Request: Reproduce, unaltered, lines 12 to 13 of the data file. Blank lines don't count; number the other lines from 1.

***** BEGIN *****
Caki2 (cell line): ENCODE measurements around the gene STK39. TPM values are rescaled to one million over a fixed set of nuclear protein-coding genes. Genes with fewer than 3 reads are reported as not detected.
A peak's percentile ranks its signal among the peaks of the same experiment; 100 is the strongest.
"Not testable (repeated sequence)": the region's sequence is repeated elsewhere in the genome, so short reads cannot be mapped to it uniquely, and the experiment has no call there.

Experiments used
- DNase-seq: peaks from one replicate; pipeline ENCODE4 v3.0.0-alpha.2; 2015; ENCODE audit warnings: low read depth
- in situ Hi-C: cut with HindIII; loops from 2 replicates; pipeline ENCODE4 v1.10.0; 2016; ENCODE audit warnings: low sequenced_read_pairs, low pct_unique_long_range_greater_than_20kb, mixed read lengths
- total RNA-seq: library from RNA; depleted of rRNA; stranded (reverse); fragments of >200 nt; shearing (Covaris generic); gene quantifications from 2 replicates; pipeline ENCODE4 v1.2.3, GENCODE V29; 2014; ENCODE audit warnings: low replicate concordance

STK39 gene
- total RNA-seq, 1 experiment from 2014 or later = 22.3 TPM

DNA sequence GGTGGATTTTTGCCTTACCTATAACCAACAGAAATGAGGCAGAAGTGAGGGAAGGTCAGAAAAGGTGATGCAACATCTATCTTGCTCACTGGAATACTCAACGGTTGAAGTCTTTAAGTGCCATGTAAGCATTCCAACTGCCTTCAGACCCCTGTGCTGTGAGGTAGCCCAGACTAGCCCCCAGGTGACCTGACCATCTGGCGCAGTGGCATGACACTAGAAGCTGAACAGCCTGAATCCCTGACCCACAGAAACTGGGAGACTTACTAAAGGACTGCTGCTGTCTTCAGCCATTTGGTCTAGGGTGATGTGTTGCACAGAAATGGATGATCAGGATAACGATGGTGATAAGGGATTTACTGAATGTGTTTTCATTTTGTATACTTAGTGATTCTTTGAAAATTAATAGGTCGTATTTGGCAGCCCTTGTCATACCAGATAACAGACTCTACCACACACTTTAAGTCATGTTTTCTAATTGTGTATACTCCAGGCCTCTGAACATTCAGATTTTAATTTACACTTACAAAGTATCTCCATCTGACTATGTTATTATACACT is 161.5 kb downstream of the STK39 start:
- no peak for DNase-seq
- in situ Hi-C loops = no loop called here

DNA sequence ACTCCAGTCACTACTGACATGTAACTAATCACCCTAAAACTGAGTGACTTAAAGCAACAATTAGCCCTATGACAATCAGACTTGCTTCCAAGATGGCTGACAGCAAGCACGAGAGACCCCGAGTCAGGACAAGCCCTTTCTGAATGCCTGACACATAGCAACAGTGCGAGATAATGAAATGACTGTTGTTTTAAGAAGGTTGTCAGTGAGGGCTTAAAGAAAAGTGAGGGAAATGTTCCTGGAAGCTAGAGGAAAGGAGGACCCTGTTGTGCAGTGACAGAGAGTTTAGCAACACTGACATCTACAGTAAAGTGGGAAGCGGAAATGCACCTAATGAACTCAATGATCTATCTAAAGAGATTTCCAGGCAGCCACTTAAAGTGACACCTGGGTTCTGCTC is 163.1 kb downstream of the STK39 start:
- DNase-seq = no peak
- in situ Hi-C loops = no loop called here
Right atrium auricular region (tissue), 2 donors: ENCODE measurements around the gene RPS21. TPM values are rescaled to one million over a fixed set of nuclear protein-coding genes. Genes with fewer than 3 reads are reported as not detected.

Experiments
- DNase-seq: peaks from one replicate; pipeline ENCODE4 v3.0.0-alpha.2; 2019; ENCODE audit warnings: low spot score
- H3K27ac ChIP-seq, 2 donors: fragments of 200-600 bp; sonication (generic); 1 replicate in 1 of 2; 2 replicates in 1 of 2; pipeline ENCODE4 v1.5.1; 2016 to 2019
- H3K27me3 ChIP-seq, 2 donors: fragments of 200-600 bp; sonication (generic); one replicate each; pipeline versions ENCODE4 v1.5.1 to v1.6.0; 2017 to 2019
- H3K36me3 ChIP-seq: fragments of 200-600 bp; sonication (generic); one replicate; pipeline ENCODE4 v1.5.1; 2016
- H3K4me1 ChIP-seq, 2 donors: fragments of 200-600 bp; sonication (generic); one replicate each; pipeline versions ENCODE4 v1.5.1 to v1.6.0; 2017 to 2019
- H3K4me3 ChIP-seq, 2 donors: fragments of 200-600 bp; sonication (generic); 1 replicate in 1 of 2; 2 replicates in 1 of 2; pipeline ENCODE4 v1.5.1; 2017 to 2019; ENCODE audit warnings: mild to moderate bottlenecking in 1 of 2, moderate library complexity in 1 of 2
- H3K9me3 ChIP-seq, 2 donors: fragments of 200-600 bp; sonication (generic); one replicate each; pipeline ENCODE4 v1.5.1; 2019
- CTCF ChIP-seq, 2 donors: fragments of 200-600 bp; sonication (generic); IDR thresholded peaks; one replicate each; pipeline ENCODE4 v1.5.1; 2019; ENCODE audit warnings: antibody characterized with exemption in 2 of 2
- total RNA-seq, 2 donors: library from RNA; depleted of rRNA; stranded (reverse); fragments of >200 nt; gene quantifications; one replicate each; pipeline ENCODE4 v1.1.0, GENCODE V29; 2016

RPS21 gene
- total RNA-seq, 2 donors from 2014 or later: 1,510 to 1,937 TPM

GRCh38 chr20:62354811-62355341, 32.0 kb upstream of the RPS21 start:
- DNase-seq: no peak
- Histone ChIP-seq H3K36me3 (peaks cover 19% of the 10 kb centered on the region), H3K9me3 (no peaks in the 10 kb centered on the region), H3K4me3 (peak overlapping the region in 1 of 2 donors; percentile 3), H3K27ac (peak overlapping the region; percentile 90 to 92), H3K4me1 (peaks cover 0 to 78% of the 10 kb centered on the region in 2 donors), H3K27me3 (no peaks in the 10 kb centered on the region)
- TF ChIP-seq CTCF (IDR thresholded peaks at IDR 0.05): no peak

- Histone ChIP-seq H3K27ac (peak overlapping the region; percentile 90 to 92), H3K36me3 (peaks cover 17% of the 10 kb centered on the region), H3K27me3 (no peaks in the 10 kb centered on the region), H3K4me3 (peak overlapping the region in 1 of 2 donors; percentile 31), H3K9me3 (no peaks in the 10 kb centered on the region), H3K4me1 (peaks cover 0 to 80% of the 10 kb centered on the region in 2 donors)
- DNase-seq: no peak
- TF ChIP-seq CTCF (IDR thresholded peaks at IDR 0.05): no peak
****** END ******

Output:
- in situ Hi-C loops = no loop called here

DNA sequence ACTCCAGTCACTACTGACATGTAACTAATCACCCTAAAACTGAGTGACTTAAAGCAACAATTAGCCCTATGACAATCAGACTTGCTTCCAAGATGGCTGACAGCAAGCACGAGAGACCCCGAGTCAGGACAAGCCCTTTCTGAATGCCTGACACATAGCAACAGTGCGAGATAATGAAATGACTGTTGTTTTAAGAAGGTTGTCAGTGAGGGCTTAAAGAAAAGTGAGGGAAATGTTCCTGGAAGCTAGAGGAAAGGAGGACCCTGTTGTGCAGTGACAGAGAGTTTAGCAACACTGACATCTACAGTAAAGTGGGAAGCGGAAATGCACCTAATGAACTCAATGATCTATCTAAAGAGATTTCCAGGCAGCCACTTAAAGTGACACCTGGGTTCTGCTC is 163.1 kb downstream of the STK39 start: